Too many business ideas? (How to choose)

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Too many business ideas? (How to choose)

I don’t know you personally, but if you are in any way like me, you tend to have a lot of ideas.

More than you can act upon.

Right now, on top of my branding & business reinvention coaching, I’d love to start a personal growth blog with a Jungian perspective. I want to run a Dreamwork group for conscious solopreneurs. And I’m also tempted to start an English conversation club for Spanish speaking entrepreneurs here in Madrid.

All those ideas sound inspiring to me. 

But honestly?

I don’t have the time, not the energy, to pursue them all.

You might be in a similar situation. 

You can help different people achieve different results. And you love to do all those things, so choosing just one is hard.

And should you even choose one?

Let me put it this way:
If you want to be known, you need to be known for one thing, even if it’s just an “umbrella” term that encompasses everything you do.

People will associate you with one thing. So…

Which idea should you choose as your business focus?

First, I have a mindset shift for you:

By choosing a business focus, you are not restricting yourself in any way.

You’ll still be able to pursue all of your ideas. Some will be hobbies, things you do in your free time, while others will become the center of your business.

Why is this distinction important?

Because it’s clearly one of the requirements by which to evaluate your ideas:

Your business idea needs to bring in money.

And be fulfilling?

Of course! That’s why you are choosing from the things you feel inspired to do, after all.

But that money thing is the key difference between a hobby and a business.

Building a real business requires a lot of time, effort and money. 

And following one business path only to find out later that you can’t pay the bills…

…it’s neither fun nor fulfilling. 

So ok, let’s say you want to create a business. Now the questions is…

What service can you offer that others will pay you for?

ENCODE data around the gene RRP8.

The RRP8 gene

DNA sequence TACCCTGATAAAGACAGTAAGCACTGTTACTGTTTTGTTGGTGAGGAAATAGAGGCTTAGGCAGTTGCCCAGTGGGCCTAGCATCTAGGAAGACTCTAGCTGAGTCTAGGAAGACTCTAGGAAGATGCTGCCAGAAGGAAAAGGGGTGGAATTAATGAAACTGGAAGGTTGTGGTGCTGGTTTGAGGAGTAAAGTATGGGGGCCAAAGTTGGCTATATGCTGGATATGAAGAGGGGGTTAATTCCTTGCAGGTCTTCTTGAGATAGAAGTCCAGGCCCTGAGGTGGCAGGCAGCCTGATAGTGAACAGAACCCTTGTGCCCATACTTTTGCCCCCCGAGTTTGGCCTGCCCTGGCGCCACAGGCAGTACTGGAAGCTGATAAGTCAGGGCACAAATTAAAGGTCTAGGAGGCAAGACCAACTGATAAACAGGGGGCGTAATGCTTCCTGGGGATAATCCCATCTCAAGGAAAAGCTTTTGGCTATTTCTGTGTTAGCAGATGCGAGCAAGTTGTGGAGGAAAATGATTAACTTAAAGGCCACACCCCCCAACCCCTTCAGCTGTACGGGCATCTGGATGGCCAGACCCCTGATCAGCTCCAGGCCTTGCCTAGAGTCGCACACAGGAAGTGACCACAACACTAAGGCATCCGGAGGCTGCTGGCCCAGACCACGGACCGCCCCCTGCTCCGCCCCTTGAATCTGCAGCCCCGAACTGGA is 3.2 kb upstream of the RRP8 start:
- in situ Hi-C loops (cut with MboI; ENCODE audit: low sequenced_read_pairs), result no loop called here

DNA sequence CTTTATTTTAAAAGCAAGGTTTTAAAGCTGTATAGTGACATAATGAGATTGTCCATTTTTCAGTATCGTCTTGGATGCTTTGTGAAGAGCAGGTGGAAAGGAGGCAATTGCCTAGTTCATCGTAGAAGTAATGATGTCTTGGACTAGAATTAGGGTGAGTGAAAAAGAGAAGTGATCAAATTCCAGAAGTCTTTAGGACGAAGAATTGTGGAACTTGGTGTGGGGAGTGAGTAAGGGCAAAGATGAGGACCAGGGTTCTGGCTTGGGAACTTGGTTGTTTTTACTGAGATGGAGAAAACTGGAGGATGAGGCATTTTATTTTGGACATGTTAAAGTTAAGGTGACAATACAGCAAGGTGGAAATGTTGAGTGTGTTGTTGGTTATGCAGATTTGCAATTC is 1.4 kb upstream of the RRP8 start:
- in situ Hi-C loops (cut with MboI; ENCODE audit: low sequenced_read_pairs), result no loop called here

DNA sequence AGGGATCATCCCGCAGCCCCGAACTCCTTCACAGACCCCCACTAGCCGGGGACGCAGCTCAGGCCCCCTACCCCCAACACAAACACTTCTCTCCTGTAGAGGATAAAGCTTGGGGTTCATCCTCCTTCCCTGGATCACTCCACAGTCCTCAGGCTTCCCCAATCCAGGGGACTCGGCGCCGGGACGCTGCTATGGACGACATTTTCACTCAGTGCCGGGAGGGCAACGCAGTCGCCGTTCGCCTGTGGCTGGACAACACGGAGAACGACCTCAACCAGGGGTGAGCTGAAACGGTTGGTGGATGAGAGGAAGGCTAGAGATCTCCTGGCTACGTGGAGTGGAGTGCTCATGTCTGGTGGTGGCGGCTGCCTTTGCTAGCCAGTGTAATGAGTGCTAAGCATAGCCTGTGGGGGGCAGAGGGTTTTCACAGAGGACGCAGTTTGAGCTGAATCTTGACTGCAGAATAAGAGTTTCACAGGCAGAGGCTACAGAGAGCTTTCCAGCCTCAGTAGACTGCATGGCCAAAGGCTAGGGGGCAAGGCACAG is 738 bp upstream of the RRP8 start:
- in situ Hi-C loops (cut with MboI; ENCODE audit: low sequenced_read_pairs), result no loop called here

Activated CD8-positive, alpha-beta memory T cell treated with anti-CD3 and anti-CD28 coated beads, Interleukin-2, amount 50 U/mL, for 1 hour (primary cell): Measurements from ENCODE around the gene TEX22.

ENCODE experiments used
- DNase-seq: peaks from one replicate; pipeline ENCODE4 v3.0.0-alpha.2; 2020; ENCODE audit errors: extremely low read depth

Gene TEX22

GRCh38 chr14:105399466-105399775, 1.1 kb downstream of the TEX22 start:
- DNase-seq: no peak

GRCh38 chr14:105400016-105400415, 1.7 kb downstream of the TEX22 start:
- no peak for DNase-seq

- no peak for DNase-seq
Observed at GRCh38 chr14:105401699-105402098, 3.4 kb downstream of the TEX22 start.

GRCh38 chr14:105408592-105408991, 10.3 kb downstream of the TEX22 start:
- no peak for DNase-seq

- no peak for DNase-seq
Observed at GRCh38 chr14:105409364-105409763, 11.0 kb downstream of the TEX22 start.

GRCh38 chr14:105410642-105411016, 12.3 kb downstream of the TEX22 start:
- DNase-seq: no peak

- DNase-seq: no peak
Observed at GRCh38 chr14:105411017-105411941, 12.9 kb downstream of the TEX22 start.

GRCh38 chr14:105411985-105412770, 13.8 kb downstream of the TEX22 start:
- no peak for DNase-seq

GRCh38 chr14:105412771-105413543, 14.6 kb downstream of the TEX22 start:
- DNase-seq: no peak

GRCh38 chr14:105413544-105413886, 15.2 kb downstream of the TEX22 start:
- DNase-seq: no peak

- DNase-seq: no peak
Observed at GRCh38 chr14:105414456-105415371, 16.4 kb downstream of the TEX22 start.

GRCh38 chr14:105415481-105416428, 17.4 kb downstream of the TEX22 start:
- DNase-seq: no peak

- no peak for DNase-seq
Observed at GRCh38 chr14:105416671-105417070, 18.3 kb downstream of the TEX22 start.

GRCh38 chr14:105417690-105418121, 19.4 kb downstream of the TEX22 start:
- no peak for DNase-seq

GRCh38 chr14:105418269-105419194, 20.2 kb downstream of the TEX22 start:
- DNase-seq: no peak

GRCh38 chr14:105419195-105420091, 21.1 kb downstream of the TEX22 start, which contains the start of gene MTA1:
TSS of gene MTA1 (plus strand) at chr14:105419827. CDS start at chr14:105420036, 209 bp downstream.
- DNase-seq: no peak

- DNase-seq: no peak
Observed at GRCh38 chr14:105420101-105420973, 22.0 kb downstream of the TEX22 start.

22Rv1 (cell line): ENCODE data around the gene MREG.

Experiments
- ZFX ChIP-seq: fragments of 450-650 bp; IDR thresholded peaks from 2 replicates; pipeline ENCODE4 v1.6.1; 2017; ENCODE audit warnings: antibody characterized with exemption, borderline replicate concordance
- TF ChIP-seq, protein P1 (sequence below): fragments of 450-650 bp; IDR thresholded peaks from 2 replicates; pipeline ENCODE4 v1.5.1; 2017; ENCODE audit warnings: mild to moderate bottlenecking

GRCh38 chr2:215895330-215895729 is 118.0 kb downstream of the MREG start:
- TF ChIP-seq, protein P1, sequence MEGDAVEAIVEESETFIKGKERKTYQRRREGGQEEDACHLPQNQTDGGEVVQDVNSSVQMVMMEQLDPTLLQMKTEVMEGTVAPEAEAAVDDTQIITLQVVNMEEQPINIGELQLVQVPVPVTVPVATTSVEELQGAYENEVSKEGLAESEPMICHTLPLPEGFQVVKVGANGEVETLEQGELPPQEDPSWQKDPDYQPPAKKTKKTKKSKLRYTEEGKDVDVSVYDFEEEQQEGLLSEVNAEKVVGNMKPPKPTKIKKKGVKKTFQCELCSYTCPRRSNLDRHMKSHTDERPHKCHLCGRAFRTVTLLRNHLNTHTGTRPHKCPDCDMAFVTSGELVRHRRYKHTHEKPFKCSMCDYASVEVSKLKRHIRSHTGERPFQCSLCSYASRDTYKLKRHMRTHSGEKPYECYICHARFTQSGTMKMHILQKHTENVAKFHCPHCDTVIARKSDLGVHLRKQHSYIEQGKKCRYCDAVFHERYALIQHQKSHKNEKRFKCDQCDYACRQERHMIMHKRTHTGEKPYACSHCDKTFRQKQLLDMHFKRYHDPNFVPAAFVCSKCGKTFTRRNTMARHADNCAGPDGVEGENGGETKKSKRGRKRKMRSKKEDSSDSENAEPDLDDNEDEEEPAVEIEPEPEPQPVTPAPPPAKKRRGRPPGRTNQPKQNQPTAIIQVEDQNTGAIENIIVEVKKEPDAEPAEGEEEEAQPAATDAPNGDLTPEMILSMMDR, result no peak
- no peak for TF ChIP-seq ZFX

I’ve learned the hard way that not everything you love to do is something others will be willing to pay for.

The “do what you love and money will follow” is a great book title, but it’s not sound business advice.

My first business, a healthy-homes consultancy service, failed because I was offering something people didn’t want to buy.

And I stubbornly persisted in offering what I “knew” they needed…not what they wanted.

I don’t have to tell you how it all ended, right?

Did you know? 

No matter how much you love something, and this is true for any business, clients will vote with their money. They will clearly tell you if what you offer is something they want…or not.

Look at yourself and the things you pay for. Mostly you purchase things or services because they solve a problem for you or they give you something you really want to have, do or experience. 

When choosing among different business ideas ask yourself:

Is what I want to create something that people will be willing to pay for?

These tips will give you more clarity about it.

Which problems do you solve? The 3 problem categories

This weekend I was reading Jonathan Fields’ book  “How to live the good life”. In it, Jonathan says that the good life consists of making sure we fill up 3 different buckets: our vitality bucket, our connection bucket, and our contribution bucket.

In other words, we are talking about health, love and money here, don’t you think?

Most of our hopes, dreams and problems fall into one of these three categories.

And when your service and products help others solve a problem in any of these 3 areas, your business will have a much better probability of being financially sustainable.

So ask yourself:

  • Does my business idea fit into one of the 3 biggest problem categories?

If not, don’t worry. You still can find a great business idea by connecting to something else.

Are you touching on a strong passion?

And no, I’m not talking about personal relationships here.
I’m talking about topics people are passionate about.

Let me give you one example.

That I love music and sci-fi books is not a surprise to those who know me. I never get tired of them. 

And I’ve recently found a song by Joe Satriani titled “Catbot”, a song about a cyber cat played with electric guitars! Can there be anything better? Honestly?  🙂

I have most of Satriani’s records… and I want to have the new ones as they are released.

That is a passion. 

So let me ask you…
Does your business idea satisfy a strong desire or passion?

Ideas In Action:

Now, take a look at all those things you can do for others. Check them against these 3 questions:

Is what I want to create something that people will be willing to pay for?
-Does my business idea fit into one of the 3 biggest problem categories?
Does what I want to do satisfy a strong desire or passion?

And please let me know if you have any questions or doubts about how to validate your business idea.

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